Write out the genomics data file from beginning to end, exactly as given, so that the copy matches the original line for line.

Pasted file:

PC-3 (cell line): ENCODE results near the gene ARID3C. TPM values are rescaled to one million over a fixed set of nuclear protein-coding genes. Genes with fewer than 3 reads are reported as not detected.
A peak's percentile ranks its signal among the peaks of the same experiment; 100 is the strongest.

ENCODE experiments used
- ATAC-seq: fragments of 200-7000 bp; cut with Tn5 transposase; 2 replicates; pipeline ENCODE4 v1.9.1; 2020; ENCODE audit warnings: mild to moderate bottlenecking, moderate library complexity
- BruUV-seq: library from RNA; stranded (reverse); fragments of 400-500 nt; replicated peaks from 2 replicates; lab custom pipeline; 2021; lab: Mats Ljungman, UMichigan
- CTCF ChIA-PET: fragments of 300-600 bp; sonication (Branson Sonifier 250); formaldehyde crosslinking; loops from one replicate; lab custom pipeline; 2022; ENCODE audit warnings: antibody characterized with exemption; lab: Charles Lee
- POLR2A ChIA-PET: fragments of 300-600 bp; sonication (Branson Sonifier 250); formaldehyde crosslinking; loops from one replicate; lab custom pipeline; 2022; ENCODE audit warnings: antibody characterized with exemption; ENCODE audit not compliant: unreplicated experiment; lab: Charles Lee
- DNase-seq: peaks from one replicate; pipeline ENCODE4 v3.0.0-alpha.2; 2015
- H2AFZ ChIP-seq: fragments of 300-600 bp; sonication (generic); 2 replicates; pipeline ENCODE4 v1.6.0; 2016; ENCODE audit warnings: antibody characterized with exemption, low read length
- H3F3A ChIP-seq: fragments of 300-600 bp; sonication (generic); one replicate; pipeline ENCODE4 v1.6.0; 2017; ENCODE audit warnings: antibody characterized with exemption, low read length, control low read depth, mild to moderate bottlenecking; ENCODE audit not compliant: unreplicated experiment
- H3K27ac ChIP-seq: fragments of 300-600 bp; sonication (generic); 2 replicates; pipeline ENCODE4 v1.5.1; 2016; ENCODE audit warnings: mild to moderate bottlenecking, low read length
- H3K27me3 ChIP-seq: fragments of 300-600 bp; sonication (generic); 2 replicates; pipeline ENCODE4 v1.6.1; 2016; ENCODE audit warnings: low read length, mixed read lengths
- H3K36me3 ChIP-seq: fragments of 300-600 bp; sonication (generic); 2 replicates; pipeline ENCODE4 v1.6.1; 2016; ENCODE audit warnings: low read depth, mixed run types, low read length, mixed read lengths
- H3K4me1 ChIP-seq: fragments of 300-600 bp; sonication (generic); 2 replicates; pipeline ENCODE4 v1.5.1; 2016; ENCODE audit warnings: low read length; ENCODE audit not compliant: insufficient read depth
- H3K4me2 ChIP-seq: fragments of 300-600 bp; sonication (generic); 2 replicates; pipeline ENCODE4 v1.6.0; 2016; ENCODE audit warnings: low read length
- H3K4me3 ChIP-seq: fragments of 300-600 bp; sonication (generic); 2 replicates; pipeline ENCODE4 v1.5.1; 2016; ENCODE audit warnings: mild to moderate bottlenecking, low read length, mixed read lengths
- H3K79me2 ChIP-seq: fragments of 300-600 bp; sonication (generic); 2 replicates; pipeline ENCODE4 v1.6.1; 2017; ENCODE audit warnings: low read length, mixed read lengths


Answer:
PC-3 (cell line): ENCODE results near the gene ARID3C. TPM values are rescaled to one million over a fixed set of nuclear protein-coding genes. Genes with fewer than 3 reads are reported as not detected.
A peak's percentile ranks its signal among the peaks of the same experiment; 100 is the strongest.

ENCODE experiments used
- ATAC-seq: fragments of 200-7000 bp; cut with Tn5 transposase; 2 replicates; pipeline ENCODE4 v1.9.1; 2020; ENCODE audit warnings: mild to moderate bottlenecking, moderate library complexity
- BruUV-seq: library from RNA; stranded (reverse); fragments of 400-500 nt; replicated peaks from 2 replicates; lab custom pipeline; 2021; lab: Mats Ljungman, UMichigan
- CTCF ChIA-PET: fragments of 300-600 bp; sonication (Branson Sonifier 250); formaldehyde crosslinking; loops from one replicate; lab custom pipeline; 2022; ENCODE audit warnings: antibody characterized with exemption; lab: Charles Lee
- POLR2A ChIA-PET: fragments of 300-600 bp; sonication (Branson Sonifier 250); formaldehyde crosslinking; loops from one replicate; lab custom pipeline; 2022; ENCODE audit warnings: antibody characterized with exemption; ENCODE audit not compliant: unreplicated experiment; lab: Charles Lee
- DNase-seq: peaks from one replicate; pipeline ENCODE4 v3.0.0-alpha.2; 2015
- H2AFZ ChIP-seq: fragments of 300-600 bp; sonication (generic); 2 replicates; pipeline ENCODE4 v1.6.0; 2016; ENCODE audit warnings: antibody characterized with exemption, low read length
- H3F3A ChIP-seq: fragments of 300-600 bp; sonication (generic); one replicate; pipeline ENCODE4 v1.6.0; 2017; ENCODE audit warnings: antibody characterized with exemption, low read length, control low read depth, mild to moderate bottlenecking; ENCODE audit not compliant: unreplicated experiment
- H3K27ac ChIP-seq: fragments of 300-600 bp; sonication (generic); 2 replicates; pipeline ENCODE4 v1.5.1; 2016; ENCODE audit warnings: mild to moderate bottlenecking, low read length
- H3K27me3 ChIP-seq: fragments of 300-600 bp; sonication (generic); 2 replicates; pipeline ENCODE4 v1.6.1; 2016; ENCODE audit warnings: low read length, mixed read lengths
- H3K36me3 ChIP-seq: fragments of 300-600 bp; sonication (generic); 2 replicates; pipeline ENCODE4 v1.6.1; 2016; ENCODE audit warnings: low read depth, mixed run types, low read length, mixed read lengths
- H3K4me1 ChIP-seq: fragments of 300-600 bp; sonication (generic); 2 replicates; pipeline ENCODE4 v1.5.1; 2016; ENCODE audit warnings: low read length; ENCODE audit not compliant: insufficient read depth
- H3K4me2 ChIP-seq: fragments of 300-600 bp; sonication (generic); 2 replicates; pipeline ENCODE4 v1.6.0; 2016; ENCODE audit warnings: low read length
- H3K4me3 ChIP-seq: fragments of 300-600 bp; sonication (generic); 2 replicates; pipeline ENCODE4 v1.5.1; 2016; ENCODE audit warnings: mild to moderate bottlenecking, low read length, mixed read lengths
- H3K79me2 ChIP-seq: fragments of 300-600 bp; sonication (generic); 2 replicates; pipeline ENCODE4 v1.6.1; 2017; ENCODE audit warnings: low read length, mixed read lengths